For what it’s worth, I’m fairly certain I could not have been even this far along my beginner’s heart journey w/out the support of my family: my old ladies, who taught me grit and laughter, not to mention how to cook! My aunts, who modelled so many important character traits: motherhood, sisterhood, daughterhood. My mother, my father, my mother-in-law & father-in-law… But these days? My sisters, and their sons & daughters. My beloved, and our sons, DIL, grandson. These almost impromptu get-togethers over food & laughter. It’s a good time to remember that despite the occasional craziness, I’m pretty darn lucky.

taking time (by the throat, if necessary)

tea and palmierIt hasn’t been a hectic day, but it’s had its moments. Lots of email catch-up, including depressing stuff like querying publishers who should  have LOVED my work, and snapped it up months ago! Sigh.

There’s also the ongoing sloggery of homemaking (such a much nicer, more accurate word than housekeeping!). Laundry, dishes, straightening, changing beds, etc. Not to mention feeding the birds, the dogs, more etc.

But in the middle of all our work, every day, we need to take time. I use the verb ‘take’ intentionally: it’s not a gentle verb. Nor is time a gentle master; it masters most of us. Certainly me! I find myself begrudging the 20 minutes of my meditation, 20 minutes on the recumbent bike. The 5 minutes to fill the bird feeders, the half-hour it takes to mop so the white kitchen floor shows its true colour. And I’m retired!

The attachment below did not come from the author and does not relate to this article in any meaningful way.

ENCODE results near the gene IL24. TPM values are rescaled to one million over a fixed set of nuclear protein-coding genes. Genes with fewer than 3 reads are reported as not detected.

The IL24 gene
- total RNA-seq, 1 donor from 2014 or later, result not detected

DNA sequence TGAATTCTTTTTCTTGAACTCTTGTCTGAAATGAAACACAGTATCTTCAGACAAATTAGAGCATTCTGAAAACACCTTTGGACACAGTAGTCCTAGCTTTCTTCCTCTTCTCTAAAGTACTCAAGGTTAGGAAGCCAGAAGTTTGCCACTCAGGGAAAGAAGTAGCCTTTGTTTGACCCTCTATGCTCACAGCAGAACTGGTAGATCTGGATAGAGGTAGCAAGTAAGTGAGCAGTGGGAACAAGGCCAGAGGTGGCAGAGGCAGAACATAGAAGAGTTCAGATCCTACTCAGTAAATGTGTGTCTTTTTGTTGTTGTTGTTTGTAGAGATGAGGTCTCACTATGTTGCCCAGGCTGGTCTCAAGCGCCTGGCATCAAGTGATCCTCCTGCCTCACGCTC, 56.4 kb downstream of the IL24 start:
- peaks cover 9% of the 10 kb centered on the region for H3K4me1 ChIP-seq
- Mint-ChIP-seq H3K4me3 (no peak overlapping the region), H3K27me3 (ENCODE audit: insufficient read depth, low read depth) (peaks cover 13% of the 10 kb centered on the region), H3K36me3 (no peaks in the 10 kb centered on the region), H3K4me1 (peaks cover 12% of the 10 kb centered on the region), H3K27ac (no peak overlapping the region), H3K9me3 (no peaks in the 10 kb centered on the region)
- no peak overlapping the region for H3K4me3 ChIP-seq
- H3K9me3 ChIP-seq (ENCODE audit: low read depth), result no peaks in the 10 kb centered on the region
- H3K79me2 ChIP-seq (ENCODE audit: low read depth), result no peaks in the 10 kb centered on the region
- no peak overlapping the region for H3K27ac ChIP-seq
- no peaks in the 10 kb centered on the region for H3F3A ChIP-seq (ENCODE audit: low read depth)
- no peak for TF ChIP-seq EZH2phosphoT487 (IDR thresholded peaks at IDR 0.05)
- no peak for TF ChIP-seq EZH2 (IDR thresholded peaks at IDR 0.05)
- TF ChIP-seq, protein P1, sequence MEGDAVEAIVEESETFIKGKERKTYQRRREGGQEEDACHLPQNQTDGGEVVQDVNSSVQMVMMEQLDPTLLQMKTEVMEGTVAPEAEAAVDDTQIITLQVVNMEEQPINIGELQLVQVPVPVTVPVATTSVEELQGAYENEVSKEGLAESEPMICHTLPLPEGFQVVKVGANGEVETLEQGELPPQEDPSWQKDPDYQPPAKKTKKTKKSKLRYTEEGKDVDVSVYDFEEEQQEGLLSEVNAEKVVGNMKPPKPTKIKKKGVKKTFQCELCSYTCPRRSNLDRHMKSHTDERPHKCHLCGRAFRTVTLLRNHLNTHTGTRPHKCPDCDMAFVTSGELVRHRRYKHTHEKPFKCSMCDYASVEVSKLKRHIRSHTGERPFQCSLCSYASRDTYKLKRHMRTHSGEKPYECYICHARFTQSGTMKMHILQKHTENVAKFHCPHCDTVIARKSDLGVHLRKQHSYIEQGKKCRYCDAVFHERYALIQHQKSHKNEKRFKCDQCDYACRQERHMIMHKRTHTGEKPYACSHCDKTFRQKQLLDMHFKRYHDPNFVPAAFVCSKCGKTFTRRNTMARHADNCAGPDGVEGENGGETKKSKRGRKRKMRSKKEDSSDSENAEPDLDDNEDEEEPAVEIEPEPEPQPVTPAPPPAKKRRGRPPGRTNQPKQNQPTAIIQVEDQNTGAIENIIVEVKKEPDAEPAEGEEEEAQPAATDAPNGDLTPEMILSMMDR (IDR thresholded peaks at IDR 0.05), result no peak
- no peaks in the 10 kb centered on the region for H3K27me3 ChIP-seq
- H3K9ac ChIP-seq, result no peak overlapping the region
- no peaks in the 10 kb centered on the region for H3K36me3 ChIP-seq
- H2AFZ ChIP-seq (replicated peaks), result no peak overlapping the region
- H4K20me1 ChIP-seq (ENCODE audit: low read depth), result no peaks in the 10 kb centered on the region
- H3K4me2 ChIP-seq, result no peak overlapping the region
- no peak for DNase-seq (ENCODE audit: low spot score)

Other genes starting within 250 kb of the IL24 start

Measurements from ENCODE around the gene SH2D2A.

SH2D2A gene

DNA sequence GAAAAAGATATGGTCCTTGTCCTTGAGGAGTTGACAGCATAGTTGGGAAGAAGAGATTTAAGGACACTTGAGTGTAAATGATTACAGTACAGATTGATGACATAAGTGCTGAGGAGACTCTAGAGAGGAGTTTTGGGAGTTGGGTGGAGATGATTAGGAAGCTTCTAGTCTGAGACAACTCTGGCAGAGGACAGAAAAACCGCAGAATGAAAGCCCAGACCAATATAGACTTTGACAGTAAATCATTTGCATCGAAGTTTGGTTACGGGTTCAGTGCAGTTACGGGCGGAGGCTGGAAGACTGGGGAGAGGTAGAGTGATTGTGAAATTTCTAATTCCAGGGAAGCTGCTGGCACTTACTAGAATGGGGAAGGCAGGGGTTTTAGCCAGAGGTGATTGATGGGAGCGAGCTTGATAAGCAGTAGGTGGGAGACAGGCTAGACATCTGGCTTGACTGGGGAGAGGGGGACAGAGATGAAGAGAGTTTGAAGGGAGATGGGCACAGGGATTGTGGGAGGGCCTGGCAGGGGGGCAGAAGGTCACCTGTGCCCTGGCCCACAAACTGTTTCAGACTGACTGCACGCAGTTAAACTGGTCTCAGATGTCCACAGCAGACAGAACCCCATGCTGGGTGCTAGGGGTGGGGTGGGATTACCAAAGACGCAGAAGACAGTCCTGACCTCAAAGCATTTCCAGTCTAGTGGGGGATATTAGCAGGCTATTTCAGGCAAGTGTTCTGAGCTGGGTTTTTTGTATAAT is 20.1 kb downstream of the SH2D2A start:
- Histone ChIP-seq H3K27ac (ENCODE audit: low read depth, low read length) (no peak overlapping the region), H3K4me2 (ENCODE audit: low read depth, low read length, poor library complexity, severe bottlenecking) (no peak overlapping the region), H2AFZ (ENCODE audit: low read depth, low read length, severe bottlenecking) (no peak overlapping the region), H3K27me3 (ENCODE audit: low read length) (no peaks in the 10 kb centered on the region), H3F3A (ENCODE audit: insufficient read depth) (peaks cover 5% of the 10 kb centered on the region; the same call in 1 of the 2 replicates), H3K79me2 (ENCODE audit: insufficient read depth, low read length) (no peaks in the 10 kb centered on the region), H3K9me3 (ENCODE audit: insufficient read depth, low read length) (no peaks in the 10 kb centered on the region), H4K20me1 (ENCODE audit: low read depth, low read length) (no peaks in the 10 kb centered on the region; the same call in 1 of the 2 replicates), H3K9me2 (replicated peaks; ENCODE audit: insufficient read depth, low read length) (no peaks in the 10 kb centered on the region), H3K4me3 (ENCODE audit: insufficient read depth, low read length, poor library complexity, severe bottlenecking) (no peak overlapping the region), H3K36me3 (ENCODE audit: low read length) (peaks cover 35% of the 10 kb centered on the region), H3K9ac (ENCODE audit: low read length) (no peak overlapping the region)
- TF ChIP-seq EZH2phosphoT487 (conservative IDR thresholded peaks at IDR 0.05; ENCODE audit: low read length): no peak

My explanation is that we didn’t evolve to be nearly so darn busy, so it takes a LOT of work to stay on top of our contemporary lives. In my case, it takes 2 calendars, 3 electronic devices, AND a journal. Oh, and patience. As much patience (because things often don’t work) as effort.

The tea & palmier cookie fuel an absolutely necessary break, a ‘taking’ of time. Just for me. Yes, I spent part of it on this post. But I also fiddled w/ my new computer, learning how to change it from the default American spelling to the British lexicon of my childhood. And I listened, for a moment, to the call of an unknown bird outside, wondering if it was the yellow-rumped warbler we identified the day before yesterday. Then I had to look up the call, of course!

via google